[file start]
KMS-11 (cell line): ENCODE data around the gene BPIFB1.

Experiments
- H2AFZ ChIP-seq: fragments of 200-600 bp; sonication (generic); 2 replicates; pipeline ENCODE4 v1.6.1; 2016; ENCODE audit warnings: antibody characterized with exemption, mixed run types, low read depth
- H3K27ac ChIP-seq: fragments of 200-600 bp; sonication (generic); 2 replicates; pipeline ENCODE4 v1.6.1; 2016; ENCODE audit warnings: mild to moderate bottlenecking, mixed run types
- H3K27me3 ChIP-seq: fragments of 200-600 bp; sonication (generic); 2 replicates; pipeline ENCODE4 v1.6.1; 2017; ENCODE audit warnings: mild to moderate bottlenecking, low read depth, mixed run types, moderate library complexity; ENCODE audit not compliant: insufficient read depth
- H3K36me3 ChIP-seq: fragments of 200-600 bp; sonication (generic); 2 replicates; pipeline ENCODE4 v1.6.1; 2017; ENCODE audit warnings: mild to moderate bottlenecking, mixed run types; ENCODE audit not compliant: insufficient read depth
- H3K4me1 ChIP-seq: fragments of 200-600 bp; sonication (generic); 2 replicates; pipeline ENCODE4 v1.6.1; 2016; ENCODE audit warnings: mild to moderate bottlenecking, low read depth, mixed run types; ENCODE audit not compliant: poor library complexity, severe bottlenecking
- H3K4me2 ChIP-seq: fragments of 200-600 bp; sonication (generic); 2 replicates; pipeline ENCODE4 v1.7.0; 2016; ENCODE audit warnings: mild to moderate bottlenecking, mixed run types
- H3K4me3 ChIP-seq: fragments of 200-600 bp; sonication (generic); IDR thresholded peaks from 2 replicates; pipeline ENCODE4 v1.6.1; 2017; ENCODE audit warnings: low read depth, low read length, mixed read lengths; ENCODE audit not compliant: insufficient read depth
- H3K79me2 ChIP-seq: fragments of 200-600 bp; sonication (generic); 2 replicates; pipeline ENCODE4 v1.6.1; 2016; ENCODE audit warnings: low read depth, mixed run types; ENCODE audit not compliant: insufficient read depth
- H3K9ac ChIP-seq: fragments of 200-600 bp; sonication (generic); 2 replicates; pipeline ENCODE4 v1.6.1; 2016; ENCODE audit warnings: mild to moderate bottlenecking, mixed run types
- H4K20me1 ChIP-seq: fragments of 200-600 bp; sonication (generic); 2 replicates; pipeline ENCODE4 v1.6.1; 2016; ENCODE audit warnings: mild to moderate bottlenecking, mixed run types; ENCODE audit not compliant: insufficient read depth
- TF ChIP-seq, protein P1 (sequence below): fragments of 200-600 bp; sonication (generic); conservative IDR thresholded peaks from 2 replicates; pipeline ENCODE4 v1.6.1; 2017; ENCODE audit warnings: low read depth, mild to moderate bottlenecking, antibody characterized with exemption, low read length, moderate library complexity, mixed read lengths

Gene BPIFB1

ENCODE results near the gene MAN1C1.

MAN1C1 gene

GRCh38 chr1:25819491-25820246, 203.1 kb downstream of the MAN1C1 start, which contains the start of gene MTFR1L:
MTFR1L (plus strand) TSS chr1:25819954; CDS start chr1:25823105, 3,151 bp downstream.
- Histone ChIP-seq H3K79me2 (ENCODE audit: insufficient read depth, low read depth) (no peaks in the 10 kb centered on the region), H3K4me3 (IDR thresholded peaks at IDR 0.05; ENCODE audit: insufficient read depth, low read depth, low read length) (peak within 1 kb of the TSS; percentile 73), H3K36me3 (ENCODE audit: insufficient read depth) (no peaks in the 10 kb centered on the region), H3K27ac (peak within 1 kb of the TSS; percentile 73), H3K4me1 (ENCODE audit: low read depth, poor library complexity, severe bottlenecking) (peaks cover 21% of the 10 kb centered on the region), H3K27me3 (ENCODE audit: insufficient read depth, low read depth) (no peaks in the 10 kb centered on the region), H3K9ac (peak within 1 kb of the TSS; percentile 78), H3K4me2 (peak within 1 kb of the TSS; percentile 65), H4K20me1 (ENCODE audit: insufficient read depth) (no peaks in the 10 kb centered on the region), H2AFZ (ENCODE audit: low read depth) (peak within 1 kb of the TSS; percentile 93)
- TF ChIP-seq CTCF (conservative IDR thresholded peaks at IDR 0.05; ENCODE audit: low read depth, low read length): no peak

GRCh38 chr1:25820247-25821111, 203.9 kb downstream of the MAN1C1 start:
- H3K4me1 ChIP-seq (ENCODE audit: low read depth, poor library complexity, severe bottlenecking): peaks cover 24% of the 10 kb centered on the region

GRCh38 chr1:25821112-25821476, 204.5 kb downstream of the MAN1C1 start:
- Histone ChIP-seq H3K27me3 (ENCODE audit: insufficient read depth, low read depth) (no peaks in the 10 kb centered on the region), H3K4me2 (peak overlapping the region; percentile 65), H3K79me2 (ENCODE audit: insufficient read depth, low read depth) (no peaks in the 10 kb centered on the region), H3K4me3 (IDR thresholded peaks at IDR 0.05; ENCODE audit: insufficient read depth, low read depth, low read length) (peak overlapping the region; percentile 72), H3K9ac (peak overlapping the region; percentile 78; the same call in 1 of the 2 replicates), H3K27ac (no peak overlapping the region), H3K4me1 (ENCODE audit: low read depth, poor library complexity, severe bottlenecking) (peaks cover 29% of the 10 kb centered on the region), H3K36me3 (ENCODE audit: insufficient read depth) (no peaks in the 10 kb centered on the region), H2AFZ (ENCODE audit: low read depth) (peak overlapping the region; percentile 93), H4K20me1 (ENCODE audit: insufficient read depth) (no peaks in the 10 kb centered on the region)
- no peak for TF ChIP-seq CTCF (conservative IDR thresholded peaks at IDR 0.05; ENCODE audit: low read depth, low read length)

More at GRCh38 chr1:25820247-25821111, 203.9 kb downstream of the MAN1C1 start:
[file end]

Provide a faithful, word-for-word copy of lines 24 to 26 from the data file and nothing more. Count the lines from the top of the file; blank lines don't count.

- Histone ChIP-seq H3K27me3 (ENCODE audit: insufficient read depth, low read depth) (no peaks in the 10 kb centered on the region), H3K4me2 (peak overlapping the region; percentile 65), H3K79me2 (ENCODE audit: insufficient read depth, low read depth) (no peaks in the 10 kb centered on the region), H3K4me3 (IDR thresholded peaks at IDR 0.05; ENCODE audit: insufficient read depth, low read depth, low read length) (peak overlapping the region; percentile 72), H3K9ac (peak overlapping the region; percentile 78; the same call in 1 of the 2 replicates), H3K27ac (no peak overlapping the region), H3K4me1 (ENCODE audit: low read depth, poor library complexity, severe bottlenecking) (peaks cover 29% of the 10 kb centered on the region), H3K36me3 (ENCODE audit: insufficient read depth) (no peaks in the 10 kb centered on the region), H2AFZ (ENCODE audit: low read depth) (peak overlapping the region; percentile 93), H4K20me1 (ENCODE audit: insufficient read depth) (no peaks in the 10 kb centered on the region)
- no peak for TF ChIP-seq CTCF (conservative IDR thresholded peaks at IDR 0.05; ENCODE audit: low read depth, low read length)

More at GRCh38 chr1:25820247-25821111, 203.9 kb downstream of the MAN1C1 start: